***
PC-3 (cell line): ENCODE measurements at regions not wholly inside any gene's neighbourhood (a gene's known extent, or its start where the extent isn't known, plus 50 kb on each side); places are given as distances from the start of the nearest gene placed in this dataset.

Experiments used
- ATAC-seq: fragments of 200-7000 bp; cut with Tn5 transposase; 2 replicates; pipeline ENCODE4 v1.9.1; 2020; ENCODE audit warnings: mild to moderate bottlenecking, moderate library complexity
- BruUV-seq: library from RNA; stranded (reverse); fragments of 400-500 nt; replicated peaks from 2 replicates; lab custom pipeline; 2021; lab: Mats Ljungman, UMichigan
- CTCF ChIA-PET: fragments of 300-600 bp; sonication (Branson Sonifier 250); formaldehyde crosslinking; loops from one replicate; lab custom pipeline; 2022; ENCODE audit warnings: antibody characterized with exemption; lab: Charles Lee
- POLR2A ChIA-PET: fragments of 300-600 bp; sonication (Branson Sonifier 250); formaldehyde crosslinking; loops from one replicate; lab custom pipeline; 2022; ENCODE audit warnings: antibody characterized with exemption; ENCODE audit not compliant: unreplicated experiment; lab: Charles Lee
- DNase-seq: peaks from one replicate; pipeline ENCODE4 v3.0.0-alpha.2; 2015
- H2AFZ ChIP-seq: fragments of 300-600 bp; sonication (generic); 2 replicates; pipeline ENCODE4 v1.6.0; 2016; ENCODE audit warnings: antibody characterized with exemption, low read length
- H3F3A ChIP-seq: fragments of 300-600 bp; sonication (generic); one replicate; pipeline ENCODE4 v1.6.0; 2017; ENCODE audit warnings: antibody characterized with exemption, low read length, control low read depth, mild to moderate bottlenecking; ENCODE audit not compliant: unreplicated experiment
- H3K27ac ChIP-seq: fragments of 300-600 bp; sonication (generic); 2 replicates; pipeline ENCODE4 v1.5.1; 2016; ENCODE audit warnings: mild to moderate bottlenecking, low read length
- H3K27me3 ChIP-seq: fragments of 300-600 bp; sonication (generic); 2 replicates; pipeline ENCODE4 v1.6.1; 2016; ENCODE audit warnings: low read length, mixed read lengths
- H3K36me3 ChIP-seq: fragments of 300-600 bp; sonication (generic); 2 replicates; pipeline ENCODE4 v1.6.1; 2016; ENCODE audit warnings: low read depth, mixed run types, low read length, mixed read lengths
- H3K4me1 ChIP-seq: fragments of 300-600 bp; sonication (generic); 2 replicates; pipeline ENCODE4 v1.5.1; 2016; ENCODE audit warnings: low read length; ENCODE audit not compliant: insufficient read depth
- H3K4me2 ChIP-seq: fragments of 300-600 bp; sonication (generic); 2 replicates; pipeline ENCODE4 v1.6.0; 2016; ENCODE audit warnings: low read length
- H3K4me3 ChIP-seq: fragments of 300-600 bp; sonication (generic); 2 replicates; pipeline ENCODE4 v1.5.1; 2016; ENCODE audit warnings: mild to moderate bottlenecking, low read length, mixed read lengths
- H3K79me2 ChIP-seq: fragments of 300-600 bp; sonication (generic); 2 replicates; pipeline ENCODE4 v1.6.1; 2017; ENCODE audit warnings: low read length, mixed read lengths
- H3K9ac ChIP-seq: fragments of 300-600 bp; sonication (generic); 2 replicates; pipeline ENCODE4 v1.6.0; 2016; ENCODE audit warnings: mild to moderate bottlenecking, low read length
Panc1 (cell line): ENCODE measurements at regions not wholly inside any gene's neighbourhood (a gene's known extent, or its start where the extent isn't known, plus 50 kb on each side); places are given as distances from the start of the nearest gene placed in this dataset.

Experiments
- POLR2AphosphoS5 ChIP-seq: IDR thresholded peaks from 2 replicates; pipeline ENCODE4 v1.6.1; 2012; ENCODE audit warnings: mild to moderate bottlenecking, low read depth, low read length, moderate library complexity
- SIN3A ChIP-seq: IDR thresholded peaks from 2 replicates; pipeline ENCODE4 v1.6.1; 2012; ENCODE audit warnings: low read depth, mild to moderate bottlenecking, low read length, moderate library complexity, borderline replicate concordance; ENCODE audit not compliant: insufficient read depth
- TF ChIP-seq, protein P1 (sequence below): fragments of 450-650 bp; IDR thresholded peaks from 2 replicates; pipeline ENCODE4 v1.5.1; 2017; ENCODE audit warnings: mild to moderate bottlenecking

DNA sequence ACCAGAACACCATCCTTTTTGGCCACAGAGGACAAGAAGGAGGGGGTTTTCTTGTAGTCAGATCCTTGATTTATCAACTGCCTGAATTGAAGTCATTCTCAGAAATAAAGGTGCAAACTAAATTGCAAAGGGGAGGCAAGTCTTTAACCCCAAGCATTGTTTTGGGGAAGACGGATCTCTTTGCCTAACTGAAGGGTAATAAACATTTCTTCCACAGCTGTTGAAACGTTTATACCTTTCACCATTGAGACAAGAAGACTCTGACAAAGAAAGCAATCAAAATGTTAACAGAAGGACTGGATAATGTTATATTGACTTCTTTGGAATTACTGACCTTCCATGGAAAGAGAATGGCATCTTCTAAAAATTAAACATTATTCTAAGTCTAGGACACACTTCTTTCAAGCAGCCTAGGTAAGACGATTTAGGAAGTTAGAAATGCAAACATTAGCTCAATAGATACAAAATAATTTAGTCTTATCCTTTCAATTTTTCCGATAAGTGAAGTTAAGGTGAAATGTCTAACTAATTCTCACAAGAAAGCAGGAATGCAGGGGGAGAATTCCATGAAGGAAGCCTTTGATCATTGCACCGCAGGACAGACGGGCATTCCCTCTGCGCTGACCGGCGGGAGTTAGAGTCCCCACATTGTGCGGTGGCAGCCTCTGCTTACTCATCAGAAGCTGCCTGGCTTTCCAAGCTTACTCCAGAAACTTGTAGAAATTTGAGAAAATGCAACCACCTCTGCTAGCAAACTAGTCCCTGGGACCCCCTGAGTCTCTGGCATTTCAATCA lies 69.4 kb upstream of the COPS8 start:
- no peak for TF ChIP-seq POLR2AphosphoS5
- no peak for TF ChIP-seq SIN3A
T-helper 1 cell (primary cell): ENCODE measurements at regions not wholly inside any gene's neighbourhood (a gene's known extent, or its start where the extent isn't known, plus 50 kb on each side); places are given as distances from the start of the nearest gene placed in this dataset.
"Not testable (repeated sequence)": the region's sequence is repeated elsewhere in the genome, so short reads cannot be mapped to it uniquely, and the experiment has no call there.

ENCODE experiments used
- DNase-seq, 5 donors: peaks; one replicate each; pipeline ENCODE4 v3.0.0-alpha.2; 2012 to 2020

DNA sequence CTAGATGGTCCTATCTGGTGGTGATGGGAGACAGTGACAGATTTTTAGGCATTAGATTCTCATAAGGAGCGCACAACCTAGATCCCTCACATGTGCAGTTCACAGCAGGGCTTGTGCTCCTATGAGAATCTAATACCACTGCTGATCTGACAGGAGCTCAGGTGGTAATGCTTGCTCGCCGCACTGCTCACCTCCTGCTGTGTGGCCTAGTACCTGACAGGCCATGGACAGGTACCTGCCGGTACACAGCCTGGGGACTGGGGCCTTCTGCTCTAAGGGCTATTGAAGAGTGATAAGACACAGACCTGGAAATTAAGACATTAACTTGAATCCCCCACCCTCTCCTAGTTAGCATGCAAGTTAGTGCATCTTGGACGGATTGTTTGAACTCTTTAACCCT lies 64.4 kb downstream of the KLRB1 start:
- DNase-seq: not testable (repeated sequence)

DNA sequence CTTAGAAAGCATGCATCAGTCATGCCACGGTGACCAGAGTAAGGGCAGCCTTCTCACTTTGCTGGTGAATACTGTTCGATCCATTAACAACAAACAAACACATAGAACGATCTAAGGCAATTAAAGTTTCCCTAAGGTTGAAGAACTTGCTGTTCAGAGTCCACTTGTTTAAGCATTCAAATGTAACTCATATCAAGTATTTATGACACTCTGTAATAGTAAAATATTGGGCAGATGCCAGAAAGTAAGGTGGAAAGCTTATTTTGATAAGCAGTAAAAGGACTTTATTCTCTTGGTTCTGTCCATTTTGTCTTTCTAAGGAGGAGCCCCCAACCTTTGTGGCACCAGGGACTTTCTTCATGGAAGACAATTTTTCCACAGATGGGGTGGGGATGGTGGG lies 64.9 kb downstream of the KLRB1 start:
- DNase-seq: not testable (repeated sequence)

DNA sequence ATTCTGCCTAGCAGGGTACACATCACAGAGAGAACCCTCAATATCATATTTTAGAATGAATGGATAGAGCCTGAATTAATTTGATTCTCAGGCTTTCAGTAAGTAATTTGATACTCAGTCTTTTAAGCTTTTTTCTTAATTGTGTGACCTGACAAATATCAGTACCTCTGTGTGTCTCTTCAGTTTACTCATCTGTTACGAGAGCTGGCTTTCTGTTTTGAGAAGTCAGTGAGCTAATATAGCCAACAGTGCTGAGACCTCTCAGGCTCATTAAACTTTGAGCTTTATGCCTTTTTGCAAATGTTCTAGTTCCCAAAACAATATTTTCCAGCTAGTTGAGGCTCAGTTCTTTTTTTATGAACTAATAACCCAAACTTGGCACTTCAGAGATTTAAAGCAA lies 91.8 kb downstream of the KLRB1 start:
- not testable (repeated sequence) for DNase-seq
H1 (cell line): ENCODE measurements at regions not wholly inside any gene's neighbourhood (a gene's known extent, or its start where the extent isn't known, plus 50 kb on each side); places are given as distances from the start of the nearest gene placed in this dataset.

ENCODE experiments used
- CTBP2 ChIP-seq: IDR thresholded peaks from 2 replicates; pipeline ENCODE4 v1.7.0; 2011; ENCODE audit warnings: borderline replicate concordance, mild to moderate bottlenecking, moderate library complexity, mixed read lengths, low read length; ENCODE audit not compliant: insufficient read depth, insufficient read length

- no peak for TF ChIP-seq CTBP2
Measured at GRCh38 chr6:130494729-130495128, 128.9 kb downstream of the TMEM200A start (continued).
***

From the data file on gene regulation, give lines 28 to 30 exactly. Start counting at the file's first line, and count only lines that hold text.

ENCODE experiments used
- DNase-seq, 5 donors: peaks; one replicate each; pipeline ENCODE4 v3.0.0-alpha.2; 2012 to 2020

DNA sequence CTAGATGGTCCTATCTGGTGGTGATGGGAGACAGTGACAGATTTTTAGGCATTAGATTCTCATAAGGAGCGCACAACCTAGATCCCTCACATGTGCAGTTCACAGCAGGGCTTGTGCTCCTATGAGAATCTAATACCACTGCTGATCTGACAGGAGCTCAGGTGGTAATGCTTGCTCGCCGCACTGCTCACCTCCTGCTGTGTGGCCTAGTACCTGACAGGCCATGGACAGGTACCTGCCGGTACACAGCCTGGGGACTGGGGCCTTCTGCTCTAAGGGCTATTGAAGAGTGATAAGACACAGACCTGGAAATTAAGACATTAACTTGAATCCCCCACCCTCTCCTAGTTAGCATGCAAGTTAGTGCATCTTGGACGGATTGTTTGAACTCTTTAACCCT lies 64.4 kb downstream of the KLRB1 start: